When writing the subject line, put yourself in the receiver’s position. Would you open it? If yes, why would you? For example, it might be because it answers a need you currently have or because it sounds interesting.
Try to categorise your contacts by their needs. the industry they are in, location, age etc. so that you can send emails that will be relevant to them. Someone based in London might not want an email about your event in York or if you do send one to them in this case, make the email relevant by stating you know the event is not in their area but they may still want to attend the event and have a lovely day out in York too. You could even include a link to train times!

7. Regularly clean up your database

Mark stale contacts (that are not opening your emails) with a tag or as ‘dead’ in your database so that you don’t continue to send emails to them. A lot of companies think ‘I’ll just send my newsletter to everyone in the database whether they open them or not’ but this can cause spam complaints which your email system provider will want to reduce. You don’t want them to insist you remove contacts that you want to keep!

8. Never delete a contact in your database

When you know a lead is dead and there is no chance they will buy from you (whatever the reason), don’t remove them from the database but instead mark them as ‘dead’ or ‘do not email’. The reason for this as that if you import email addresses in the future and their email address is in the import, they’ll start receiving your emails again! If they are marked as ‘do not email’ then this field will remain in their record.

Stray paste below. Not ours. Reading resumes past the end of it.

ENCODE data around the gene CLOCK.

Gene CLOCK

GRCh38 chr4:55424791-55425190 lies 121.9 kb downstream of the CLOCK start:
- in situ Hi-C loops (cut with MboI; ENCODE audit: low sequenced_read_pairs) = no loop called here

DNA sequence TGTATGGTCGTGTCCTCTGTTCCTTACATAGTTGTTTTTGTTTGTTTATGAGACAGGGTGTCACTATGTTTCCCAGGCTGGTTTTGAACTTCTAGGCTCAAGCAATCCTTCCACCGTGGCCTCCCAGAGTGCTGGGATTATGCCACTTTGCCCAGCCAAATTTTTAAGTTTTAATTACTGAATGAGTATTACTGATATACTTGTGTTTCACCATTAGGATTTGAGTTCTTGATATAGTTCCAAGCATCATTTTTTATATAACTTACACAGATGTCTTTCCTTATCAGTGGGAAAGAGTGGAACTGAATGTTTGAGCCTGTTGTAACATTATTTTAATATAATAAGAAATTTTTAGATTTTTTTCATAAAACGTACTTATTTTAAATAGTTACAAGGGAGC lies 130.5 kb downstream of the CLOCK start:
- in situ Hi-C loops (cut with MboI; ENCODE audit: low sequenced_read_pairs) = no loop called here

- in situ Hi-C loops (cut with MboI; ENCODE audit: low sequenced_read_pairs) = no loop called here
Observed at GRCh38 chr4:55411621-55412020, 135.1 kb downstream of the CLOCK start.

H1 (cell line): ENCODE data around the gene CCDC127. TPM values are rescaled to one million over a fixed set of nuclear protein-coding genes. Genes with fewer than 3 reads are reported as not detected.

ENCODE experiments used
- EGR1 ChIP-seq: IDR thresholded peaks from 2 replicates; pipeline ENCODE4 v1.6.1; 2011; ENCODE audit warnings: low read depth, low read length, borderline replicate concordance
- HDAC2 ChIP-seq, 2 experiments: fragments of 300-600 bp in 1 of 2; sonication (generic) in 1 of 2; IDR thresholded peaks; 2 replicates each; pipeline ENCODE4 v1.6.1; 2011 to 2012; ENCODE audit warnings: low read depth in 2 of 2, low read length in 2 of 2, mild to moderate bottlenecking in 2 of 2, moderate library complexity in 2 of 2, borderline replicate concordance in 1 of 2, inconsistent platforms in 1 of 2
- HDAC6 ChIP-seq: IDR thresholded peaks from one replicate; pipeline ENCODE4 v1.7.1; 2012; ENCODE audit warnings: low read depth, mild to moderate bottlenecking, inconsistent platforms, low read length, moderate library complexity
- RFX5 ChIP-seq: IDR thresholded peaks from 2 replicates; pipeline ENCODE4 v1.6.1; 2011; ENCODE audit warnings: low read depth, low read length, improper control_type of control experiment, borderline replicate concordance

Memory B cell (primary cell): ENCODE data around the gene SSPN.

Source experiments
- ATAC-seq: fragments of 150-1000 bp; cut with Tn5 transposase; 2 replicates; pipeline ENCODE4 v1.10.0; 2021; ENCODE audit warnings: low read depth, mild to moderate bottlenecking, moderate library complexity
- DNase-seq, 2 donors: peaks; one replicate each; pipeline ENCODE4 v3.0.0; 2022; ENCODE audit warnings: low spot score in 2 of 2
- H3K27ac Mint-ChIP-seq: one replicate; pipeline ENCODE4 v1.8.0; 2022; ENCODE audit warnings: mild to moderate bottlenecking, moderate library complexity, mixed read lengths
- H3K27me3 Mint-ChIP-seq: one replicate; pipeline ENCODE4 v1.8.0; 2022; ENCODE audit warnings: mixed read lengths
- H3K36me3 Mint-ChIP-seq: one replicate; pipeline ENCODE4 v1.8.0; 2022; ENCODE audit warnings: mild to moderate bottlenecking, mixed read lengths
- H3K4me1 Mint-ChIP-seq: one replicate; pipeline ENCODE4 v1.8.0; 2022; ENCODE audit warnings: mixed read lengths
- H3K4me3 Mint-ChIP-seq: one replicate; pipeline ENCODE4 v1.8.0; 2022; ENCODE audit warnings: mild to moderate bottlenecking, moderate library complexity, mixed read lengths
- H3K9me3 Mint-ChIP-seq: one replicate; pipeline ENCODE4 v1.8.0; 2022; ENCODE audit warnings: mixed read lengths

9. Emailing businesses? Send to people, not roles

If you email a business, try to keep it to specific people within the business like john.smith@ rather than sending emails to info@, support@, sales@ etc. These are more likely to cause spam complaints.
Sometimes you can’t avoid this but keep an eye on the number of these that you have in your database and try to keep them to a minimum.

10. Go Social

If you have social media pages like a Facebook page, Twitter account, Google+ page etc., make sure your emails have ‘follow us’ or Like us’ links. If a person follows or likes your page, they will see your posts in their timeline and you can give your prospects and customers a lot more messages than you can with emails as they can’t be marked as spam!
Your posts can include a link to sign up for your newsletter too.

So to summarise:
  • Ensure people know you will be sending them emails
  • Make your web forms have a tick box for them to subscribe and that it tells them how often your newsletter will be sent to them
  • Send them an email with a link asking them to confirm their email address (double opt-in)
  • Design your newsletters in HTML (but you can keep the email simple if you prefer)
  • Include an image and some links so you can track opens/clicks
  • Keep a check on how many spam complaints your email blasts are getting and reduce the number of complaints by altering the subject line/content of your emails
  • Make your newsletters interesting (not just sales focussed)
  • Email them on a regular basis
  • Keep your database clean
  • Mark dead/inactive leads as ‘inactive’ or ‘do not contact’. Don’t remove them from your database
  • Try to avoid email addresses like ‘sales@, info@ etc. whenever possible
  • Post links to sign up for your newsletter on your social media pages